- 1 Causes of Tiredness or Fatigue
- 2 Can High Sugar Make You Tired?
- 3 What Causes Fatigue in Diabetes?
- 4 Identifying Fatigue
- 5 Detecting Blood Sugar Spikes
- 6 Preventing Blood Glucose Spikes
- 7 When is it Good to See a Healthcare Provider?
- 8 FAQs:
- 9 References:
Individuals with type 1 or 2 diabetes are usually alert of the signs that follow high blood glucose. For a person with a recent diagnosis of diabetes or an individual with standard or prediabetic levels, on the other hand, those signs might not be as noticeable. It might be hard to distinguish between the signs of high blood glucose and other illnesses as few may be nonspecific. One of these nonspecific signs of high glucose levels in the blood that diabetics often experience is fatigue. Here in this article, you can read about the correlation between blood sugar and exhaustion and does diabetes causes fatigue.
Causes of Tiredness or Fatigue
Many factors can make a person feel fatigued. The most common one is deficient sleep. The majority of adults need between 6-8 hours of sleep every day, but this may differ a lot from individual to individual. Also, it’s significant to remember that most individuals need less sleep with age.
Other common causes of tiredness can be:
- Diabetes: unexpected and excessive tiredness is one of the major signs of diabetes.
- Cancer: most tumor types result in fatigue to a certain extent.
- Anemia: a condition that happens when a person does not have sufficient red blood cells. It’s simple to get tested for anemia. And if a person is diagnosed with such a problem, then it’s generally because of a lack of iron, vitamin B12, or folic acid, or because of heavy menstrual bleeding in females (which brings about an iron deficiency).
- Depression: continuous weariness is the main sign of depression or mental stress. Most depressed individuals feel tired, even though they don’t feel sad.
- Chronic Fatigue Syndrome: a condition that brings about inexplicable exhaustion or fatigue.
- Coeliac Disease: an autoimmune health problem in which inflammation in the intestinal lining impacts the body’s capacity to absorb nutrients in a proper manner.
- Infections: exhaustion can also occur due to various infections including flu (influenza).
- Low thyroid (hypothyroidism): diabetics are more expected as compared to others to suffer from thyroid problems. If a person’s thyroid level is low, he or she is expected to feel tired, sleepy, or depressed.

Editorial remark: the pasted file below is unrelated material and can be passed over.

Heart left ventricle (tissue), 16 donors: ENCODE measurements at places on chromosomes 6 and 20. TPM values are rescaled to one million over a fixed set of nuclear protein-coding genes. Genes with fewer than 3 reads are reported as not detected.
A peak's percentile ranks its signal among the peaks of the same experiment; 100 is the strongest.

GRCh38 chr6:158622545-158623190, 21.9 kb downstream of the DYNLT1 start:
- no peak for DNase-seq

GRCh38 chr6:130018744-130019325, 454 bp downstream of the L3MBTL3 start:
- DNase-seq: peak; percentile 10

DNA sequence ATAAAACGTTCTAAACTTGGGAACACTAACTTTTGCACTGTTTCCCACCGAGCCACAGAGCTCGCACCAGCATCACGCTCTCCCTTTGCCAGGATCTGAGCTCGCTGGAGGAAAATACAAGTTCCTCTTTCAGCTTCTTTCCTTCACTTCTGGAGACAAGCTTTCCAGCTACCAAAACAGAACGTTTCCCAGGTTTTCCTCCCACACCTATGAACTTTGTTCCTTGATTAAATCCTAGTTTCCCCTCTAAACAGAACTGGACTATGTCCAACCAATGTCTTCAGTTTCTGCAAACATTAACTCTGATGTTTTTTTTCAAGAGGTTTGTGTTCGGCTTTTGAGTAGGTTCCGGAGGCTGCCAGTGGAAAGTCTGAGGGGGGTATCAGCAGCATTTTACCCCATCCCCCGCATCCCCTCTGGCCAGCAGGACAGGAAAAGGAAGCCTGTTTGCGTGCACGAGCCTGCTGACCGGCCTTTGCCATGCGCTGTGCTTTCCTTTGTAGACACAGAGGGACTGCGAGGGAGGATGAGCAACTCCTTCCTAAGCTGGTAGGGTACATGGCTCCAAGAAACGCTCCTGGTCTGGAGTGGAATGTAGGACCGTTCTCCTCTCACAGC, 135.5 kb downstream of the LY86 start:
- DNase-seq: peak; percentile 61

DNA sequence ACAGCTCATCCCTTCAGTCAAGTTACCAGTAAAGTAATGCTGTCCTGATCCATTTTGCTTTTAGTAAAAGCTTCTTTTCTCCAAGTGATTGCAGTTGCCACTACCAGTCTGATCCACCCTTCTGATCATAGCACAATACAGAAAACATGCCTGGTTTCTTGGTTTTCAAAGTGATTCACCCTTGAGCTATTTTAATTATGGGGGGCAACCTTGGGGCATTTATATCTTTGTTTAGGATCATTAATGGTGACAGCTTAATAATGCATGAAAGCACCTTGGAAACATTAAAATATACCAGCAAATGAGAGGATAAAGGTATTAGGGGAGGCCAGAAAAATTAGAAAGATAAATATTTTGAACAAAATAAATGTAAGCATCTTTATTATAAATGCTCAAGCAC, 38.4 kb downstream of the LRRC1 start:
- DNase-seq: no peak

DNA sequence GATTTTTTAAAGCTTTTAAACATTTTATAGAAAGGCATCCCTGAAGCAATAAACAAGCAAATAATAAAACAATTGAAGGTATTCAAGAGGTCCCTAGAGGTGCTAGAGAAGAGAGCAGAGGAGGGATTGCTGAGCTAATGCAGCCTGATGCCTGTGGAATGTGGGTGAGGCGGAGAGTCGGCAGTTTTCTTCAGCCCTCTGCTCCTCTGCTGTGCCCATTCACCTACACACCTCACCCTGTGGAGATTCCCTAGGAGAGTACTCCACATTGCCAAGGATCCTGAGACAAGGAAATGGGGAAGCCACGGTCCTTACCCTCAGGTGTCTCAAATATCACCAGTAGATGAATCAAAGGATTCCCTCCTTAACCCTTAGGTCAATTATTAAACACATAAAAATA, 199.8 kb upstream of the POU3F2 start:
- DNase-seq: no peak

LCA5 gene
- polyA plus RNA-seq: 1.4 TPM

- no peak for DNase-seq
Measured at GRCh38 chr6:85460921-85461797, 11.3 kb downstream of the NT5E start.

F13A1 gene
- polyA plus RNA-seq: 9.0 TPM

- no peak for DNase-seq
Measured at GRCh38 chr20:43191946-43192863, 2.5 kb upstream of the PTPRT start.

- Undiagnosed heart ailment: If a person feels fatigued after carrying out tasks that he or she used to do well, it might be a good time for a heart evaluation.
- Low levels of testosterone, particularly in males. Males with diabetes are much more expected to have low testosterone.
- Drug side effects: a majority of medicines for diabetes, depression, blood pressure, or pain can bring about fatigue.
- Lack of sleep or poor sleep: many individuals are too agitated or too busy to sleep.
- Shift work, rotating shifts, or working nights: may also cause fatigue directly by messing with a person’s body clock or indirectly by interrupting sleep.
- Diet: excess carbs, particularly refined carbs may make a person feel tired, particularly with diabetes. Excessive caffeine can also result in diabetes fatigue syndrome. Also, dehydration, or not drinking enough liquid, is the main reason behind fatigue.
Can High Sugar Make You Tired?
Is fatigue a symptom of diabetes? Fatigue is the most common sign of high blood glucose. In diabetics, it is also termed diabetes fatigue. The majority of individuals having diabetes feel tired all the time irrespective of how well is their sleep pattern, how healthy is the diet, or how much people exercise frequently. Research has found that up to 61% of individuals who are recently having diabetes experience fatigue. On the other hand, fatigue does not just happen in people with diabetes. It may also occur in individuals with normal or prediabetic blood glucose levels if they experience an instant spike in their blood glucose.
When a person’s body experiences raised levels of blood glucose, it goes into overdrive of producing an adequate amount of insulin to balance it out. If there is no sufficient level of insulin or the body fails to react to the insulin as it is ought to, then the body would begin pulling from fat to produce the energy it requires. When this occurs, energy is utilized from the breakdown of a molecule called adenosine triphosphate, or ATP. One of the three phosphates gets expelled out from ATP for energy and gets converted to another molecule called adenosine diphosphate, or ADP. In the absence of energy sources to pull from, the ATP fails to recover the phosphate it gave away, causing diabetes weakness or fatigue.
What Causes Fatigue in Diabetes?
Why does too much sugar make you tired? With diabetes, tiredness can result as a result of several factors such as:
- Can insulin resistance cause fatigue? High levels of glucose in the blood, either due to a lack of insulin or due to insulin resistance, can have an effect on the body’s capacity to get sugar from the blood into body cells to meet a person’s energy requirements.
- Individuals who are on stronger anti-diabetics including insulin might also experience tiredness as a sign of low blood sugar levels.
- Blood sugar testing is a great way to determine whether high or low glucose levels can be the reason behind fatigue.
Signs of fatigue can be:
- Deficient or no energy
- Trouble while doing simple daily tasks
- Feeling low or unhappy (mental fatigue)
Regular exercise along with a healthy diet plus a good night’s sleep may frequently improve any person’s energy levels. Also, mindfulness as well as other meditation-based approaches are just perfect for mitigating stress and depression as well as improving mental health.